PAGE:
Handouts!

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I just started playing and my job is DM.  So I wanted to know what fellow DMs did for handouts - I think they add a lot to the immersion factor, so I love using them in all my games.  Also, I want to know what players like when it comes to handouts.  Thanks!

I'll start with my past experiences.  On my first adventure, the characters started in a hotel, and one of the characters went completely nuts and tried to break into everything, so she got a skeleton key for the hotel.

For a game that didn't happen (tried to set up a game at my local game shop, no one showed up - try, try again!), the characters were sent by a secretly evil Elven king to wipe out an orc tribe.  In the encounter against the orcs, there was a secret tunnel underneath the ground (used the Ruins of War dungeon tiles - sometime I'll post a picture of the map), where you find a letter from an orc to his family revealing the true motives of the Elf king.  I wrote the letter in English, used an English-to-orc online translator, and used a symbol font to print it out.  I also printed out the English copy in case one of the players spoke Giant.  If none of them did, I either would have improvised something or never revealed the king's evilness.  Probably better that the session didn't happen, or that would've been a rough spot.

For my next adventure, there's a little transluscent plastic marble-like-thing that kinda looks like there's flame inside it.  I think I might make it some sort of gem that enchants any weapon/magic implement it's placed inside.  Maybe I'll make it something more powerful and build an entire quest around the party acquiring it.

So, what are your experiences with handouts?
I give out letters and maps. Sometimes they're aged, sometimes printed on "fancy" parchment, etc. I had a bunch of fancy parchment-like printer paper left over from some other project, so it works well for scrolls from nobles or something. Otherwise, I distress accordingly using paint or a stovetop. (Carefully holding white paper over an electric range stove will brown it. Just have to keep it moving so it doesn't burn or get silly spiral cook marks. Ta-da, an old-looking letter. Alternatively, carefully burn away edges with a lighter to get a burnt-letter look. Just don't do it inside.)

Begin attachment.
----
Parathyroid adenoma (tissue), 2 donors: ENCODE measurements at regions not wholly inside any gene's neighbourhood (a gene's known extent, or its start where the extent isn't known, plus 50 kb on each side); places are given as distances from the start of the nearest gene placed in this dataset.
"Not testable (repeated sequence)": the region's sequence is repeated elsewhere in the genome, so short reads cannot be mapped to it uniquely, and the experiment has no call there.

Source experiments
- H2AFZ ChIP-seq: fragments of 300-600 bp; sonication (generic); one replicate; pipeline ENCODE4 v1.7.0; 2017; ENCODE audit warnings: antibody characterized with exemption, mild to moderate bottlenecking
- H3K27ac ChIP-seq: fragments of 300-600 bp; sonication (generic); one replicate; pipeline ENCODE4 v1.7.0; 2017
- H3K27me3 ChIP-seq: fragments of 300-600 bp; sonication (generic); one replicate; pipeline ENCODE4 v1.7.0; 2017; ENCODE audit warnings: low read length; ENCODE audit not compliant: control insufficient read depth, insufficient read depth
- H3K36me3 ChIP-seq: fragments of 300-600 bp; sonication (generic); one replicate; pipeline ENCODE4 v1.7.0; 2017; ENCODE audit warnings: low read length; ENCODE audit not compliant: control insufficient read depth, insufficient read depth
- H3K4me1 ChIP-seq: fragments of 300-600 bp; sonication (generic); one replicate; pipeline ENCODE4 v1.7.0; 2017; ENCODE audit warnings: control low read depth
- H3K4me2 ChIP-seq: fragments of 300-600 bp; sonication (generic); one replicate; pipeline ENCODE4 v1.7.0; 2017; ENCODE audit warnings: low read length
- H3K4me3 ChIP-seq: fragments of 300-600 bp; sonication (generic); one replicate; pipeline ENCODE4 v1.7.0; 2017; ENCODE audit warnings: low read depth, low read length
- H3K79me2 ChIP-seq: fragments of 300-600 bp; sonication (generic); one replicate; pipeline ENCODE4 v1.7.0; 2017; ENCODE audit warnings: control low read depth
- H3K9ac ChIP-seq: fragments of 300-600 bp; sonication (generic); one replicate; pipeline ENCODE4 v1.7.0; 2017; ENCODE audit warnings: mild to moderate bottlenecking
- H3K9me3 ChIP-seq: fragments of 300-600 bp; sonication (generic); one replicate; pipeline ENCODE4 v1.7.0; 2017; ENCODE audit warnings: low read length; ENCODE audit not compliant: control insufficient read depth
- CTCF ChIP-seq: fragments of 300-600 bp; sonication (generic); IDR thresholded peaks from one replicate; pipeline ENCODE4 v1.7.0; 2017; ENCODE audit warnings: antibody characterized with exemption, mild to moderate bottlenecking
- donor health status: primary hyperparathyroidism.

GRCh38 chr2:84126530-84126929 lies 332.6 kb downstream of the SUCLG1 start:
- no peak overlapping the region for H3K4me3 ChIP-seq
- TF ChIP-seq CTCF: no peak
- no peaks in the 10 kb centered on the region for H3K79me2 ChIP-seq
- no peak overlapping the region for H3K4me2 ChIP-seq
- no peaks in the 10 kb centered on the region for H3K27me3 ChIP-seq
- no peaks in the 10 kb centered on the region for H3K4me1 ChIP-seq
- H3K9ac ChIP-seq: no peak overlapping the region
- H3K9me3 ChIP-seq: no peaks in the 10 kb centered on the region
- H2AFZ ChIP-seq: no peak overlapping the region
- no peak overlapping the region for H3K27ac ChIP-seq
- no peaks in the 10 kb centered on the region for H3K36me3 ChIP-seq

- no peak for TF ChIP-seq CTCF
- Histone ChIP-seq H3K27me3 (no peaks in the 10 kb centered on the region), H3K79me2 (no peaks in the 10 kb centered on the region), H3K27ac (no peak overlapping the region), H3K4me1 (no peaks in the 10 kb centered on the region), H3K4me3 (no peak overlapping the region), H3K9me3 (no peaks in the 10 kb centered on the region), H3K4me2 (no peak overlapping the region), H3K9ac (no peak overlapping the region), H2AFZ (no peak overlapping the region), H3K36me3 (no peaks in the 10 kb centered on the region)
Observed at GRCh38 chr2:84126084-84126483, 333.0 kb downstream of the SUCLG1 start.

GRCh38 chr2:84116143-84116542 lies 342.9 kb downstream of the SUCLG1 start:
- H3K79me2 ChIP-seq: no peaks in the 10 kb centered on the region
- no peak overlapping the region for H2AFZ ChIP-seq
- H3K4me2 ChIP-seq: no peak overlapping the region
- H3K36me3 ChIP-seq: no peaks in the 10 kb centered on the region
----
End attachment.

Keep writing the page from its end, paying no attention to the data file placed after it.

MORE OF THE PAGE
My group's first adventure was the Slaying Stone, so I brought an actual stone to hand them.

In your orc letter case, you could've used any symbols without having to use a translater. If they won't know the difference, just find some kind of runic or hieroglyph font and mash the keyboard a bit. Wink
I'm a really crafty person, so I like making handouts and the like. 
I give out letters and maps. Sometimes they're aged, sometimes printed on "fancy" parchment, etc. I had a bunch of fancy parchment-like printer paper left over from some other project, so it works well for scrolls from nobles or something. Otherwise, I distress accordingly using paint or a stovetop. (Carefully holding white paper over an electric range stove will brown it. Just have to keep it moving so it doesn't burn or get silly spiral cook marks. Ta-da, an old-looking letter. Alternatively, carefully burn away edges with a lighter to get a burnt-letter look. Just don't do it inside.)

My group's first adventure was the Slaying Stone, so I brought an actual stone to hand them.

In your orc letter case, you could've used any symbols without having to use a translater. If they won't know the difference, just find some kind of runic or hieroglyph font and mash the keyboard a bit.
I'm a really crafty person, so I like making handouts and the like. 

I thought the translator was classier - but you're probably right.  Thanks for the tips!
At our first session I gave each player their map, showing what part of the world their character was familiar with. This was based on a backstory they wrote.

In towns, when the party splits for rumor checks, I sometimes print up rumors on slips of paper and let them 'pick a card'. They always tell the rest of the party what they learn right away, but it's fun to pick a card.

When they loot fallen enemies or ransack abandoned camps, I will hand them journal pages to decipher. Story hooks and answers to "why was that dark elf trying to kill me?" sort of questions.

I also give them books (folded pieces of paper). They only get to look at the cover until their character commits to several in-game hours reading. Then they can open the book for either clues or an Intelligence check to see if they gain a skill.